Dutch populist leader Geert Wilders looks set to score a crushing victory over the ruling conservatives after his party opened up a commanding eight-point lead.
And the anti-euro Five Star Movement, which endured a farcical week after dallying with the liberals in the EU parliament, emerged from its fiasco unscathed to take a slender advantage over the sitting socialists.
The Netherlands is set to hold its next general election in March – just a month before the French presidential contest – and Mr Wilders, who has openly called for the end of the EU, is set to win comfortably.
His Party for Freedom is polling at 23 per cent, well ahead of prime minister Mark Rutte’s conservatives People’s Party for Freedom and Democracy, on 15 per cent, meaning it will be the largest single party in parliament.
However, a number of other parties including Mr Rutte’s have categorically ruled out working with bombastic Mr Wilders, leading the politician to brand the PM a “dictator” and raising the possibility of a constitutional crisis in the country.
And in Italy, which will have to hold an election by the end of 2018 after leader Matteo Renzi was ousted in a referendum last month, the anti-euro Five Star Movement has maintained its slender lead at the top of the polls.
The anti-establishment movement is attracting 31 per cent of the vote, one point ahead of the ruling socialists, according to the most recent poll published in the country.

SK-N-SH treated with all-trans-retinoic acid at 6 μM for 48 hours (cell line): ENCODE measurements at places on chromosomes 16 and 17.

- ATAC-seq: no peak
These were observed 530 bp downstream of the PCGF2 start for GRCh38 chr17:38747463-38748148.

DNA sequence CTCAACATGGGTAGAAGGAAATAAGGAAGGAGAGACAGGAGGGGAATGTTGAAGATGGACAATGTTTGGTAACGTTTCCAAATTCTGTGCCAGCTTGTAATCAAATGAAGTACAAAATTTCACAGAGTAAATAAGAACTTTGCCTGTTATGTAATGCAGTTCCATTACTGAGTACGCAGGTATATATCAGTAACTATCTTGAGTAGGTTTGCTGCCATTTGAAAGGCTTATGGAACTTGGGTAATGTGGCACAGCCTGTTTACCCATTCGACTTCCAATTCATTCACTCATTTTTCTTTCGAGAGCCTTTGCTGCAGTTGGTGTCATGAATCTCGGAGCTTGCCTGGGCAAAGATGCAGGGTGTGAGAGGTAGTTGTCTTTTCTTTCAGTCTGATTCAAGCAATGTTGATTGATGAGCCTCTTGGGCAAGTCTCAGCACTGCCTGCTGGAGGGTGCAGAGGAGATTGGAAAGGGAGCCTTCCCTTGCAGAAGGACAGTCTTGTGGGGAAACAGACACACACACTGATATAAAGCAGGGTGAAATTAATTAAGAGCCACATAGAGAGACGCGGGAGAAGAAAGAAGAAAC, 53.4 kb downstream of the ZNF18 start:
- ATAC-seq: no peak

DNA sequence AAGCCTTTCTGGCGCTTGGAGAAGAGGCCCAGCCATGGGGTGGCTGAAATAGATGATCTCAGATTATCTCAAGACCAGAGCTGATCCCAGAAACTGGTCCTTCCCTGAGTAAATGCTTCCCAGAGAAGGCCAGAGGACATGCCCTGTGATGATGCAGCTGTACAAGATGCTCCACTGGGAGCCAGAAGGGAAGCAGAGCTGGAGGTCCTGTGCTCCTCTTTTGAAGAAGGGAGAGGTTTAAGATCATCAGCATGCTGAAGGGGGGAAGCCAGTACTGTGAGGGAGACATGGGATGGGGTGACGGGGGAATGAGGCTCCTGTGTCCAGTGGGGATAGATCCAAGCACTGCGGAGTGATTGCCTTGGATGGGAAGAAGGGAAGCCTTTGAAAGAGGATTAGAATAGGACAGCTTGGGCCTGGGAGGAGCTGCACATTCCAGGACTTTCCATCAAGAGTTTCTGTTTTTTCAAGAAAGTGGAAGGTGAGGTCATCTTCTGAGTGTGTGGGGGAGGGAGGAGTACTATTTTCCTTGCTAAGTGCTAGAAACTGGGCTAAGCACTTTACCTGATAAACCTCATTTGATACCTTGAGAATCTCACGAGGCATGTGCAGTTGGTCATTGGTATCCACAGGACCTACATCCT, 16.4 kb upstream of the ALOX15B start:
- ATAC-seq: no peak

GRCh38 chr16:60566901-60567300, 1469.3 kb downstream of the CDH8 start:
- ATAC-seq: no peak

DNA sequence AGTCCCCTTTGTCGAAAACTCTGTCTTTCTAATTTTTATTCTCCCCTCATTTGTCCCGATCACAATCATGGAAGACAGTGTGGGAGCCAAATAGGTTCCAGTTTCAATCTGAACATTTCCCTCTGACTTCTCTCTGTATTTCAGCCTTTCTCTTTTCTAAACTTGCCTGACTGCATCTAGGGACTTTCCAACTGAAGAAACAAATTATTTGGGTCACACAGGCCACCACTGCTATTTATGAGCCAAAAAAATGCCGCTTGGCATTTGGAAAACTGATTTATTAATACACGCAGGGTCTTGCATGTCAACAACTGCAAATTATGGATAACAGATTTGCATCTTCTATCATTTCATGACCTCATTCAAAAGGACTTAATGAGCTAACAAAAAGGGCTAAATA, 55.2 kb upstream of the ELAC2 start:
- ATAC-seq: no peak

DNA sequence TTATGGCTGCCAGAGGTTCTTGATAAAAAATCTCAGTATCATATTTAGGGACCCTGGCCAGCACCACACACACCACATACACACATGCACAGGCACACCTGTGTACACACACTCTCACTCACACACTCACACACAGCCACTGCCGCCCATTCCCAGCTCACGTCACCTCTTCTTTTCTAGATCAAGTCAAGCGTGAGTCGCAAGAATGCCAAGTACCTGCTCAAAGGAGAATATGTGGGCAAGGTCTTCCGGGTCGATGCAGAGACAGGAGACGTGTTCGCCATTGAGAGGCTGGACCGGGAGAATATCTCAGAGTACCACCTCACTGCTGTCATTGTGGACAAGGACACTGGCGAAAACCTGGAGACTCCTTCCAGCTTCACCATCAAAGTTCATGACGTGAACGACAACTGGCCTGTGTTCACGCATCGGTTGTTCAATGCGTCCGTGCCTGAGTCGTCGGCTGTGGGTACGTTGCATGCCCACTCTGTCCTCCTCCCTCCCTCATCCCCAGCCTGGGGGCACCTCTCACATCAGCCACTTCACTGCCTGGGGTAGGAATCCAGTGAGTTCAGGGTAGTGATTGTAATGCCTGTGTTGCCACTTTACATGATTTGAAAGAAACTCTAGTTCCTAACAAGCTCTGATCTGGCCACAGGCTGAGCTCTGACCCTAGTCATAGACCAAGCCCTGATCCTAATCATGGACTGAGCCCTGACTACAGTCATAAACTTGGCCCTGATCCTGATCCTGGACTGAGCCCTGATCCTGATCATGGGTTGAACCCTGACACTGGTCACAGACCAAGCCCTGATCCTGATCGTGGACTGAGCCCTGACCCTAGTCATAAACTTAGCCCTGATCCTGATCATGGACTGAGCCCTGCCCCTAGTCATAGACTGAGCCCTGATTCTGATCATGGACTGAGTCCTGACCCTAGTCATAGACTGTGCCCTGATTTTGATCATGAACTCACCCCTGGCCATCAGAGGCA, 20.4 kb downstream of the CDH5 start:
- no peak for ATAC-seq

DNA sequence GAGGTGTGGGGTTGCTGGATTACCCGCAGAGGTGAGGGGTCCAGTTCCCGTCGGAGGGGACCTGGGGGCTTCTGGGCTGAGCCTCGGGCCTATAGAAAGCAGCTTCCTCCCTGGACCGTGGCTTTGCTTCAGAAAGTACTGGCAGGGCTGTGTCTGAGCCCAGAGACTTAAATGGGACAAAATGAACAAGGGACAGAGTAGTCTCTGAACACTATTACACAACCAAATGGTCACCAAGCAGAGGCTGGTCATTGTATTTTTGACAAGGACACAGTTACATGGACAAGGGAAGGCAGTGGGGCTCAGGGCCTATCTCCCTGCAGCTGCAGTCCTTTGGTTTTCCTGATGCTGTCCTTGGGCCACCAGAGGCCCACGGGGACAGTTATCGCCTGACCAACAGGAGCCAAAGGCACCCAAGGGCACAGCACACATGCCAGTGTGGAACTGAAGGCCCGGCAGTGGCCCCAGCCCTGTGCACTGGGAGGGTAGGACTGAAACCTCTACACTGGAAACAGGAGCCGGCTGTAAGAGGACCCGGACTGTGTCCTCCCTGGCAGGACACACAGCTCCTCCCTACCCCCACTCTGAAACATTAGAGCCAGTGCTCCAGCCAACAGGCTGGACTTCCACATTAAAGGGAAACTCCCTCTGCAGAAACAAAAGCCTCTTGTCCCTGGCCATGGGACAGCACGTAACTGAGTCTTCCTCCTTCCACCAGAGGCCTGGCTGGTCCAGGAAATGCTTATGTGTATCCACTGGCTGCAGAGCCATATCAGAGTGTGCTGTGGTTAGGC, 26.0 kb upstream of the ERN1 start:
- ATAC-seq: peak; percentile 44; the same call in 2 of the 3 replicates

Last week the party, led by former comedian Beppe Grillo, endured a torrid time as its attempted defection from the eurosceptic group in the EU parliament led by Ukip fell apart.
Five Star had been courted by liberal leader Guy Verhofstadt, who wanted their votes for his campaign to become EU Parliament president, but both sides ended up getting burnt by the botched deal.
But perhaps most surprising was a surge in support for embattled Angela Merkel, who has recovered slightly after performing a number of significant U-turns over her open door migration policies to shore up her crumbling reputation.
The Chancellor endured a tough time in the polls in the immediate aftermath to last month’s Berlin terror attack, which was carried out by a failed Tunisian asylum seeker.
Her popularity has now recovered to its historic levels, with German voters seemingly opting not to blame her asylum policies for the Islamist terror threat facing the country.
An average of three polls released over the weekend show Mrs Merkel’s ruling coalition between the Christian Democratic Union (CDU) and Christian Social Union (CSU) has climbed to 35 per cent support.
The other gainer over the last couple of weeks has been the anti-migrants, eurosceptic Alternative Fur Deutschland (AfD) which is now attracting about 14 per cent of the vote.
The results are a far-cry from opinion polls in October which showed Mrs Merkel’s support had dipped below 30 per cent for the first time amid chaos and recriminations over her migration policy.
And they will likely herald further tough announcements on immigration with recent policy announcements, including a planned speeding up of deportations and a ban on the burka, seemingly playing well with German voters.